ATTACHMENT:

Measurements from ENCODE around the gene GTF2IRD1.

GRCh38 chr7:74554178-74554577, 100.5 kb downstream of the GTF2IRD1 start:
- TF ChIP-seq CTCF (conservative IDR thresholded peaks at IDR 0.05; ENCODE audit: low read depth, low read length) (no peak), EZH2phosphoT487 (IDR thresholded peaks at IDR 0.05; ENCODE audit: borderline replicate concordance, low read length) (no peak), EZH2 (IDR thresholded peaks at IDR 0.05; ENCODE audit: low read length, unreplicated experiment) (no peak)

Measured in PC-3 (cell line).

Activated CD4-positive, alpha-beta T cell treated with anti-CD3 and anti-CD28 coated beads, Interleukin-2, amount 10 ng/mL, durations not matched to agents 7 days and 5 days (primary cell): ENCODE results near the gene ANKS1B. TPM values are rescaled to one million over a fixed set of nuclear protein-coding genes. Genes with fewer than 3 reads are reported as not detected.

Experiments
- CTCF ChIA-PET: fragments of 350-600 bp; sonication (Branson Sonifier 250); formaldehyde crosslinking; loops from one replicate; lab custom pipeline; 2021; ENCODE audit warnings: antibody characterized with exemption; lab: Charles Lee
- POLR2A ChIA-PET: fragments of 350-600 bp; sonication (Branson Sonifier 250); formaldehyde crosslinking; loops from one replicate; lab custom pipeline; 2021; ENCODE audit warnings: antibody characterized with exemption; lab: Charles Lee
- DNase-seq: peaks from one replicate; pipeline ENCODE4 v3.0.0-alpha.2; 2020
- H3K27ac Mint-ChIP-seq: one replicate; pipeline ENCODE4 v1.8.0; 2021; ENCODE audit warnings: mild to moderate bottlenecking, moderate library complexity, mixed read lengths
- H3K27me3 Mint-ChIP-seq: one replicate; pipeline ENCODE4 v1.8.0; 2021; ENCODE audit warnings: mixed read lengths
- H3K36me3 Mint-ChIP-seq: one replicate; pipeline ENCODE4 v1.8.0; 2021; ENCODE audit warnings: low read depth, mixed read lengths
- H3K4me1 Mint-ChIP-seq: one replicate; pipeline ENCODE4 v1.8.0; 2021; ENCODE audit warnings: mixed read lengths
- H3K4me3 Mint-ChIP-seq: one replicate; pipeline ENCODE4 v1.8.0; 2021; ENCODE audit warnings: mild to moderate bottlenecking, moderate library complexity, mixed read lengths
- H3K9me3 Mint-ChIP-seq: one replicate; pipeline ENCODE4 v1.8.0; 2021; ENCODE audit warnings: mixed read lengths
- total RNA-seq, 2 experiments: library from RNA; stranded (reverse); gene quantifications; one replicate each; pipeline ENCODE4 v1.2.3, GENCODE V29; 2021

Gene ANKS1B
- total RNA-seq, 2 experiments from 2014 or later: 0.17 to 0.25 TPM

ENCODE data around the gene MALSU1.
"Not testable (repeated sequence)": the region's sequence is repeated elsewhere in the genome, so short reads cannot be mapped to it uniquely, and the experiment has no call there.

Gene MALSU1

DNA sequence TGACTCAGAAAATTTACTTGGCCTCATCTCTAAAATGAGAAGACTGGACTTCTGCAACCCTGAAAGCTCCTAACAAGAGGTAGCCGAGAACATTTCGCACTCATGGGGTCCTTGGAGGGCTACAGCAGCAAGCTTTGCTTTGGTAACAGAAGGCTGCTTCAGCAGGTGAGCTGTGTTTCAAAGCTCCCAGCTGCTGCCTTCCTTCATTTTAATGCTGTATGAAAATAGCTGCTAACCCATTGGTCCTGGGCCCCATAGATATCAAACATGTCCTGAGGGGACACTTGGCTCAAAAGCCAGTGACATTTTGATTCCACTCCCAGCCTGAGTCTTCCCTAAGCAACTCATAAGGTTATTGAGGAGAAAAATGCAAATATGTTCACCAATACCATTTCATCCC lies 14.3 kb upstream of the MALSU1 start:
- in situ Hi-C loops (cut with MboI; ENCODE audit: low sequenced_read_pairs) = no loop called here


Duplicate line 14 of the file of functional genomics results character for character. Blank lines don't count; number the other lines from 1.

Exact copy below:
- H3K4me3 Mint-ChIP-seq: one replicate; pipeline ENCODE4 v1.8.0; 2021; ENCODE audit warnings: mild to moderate bottlenecking, moderate library complexity, mixed read lengths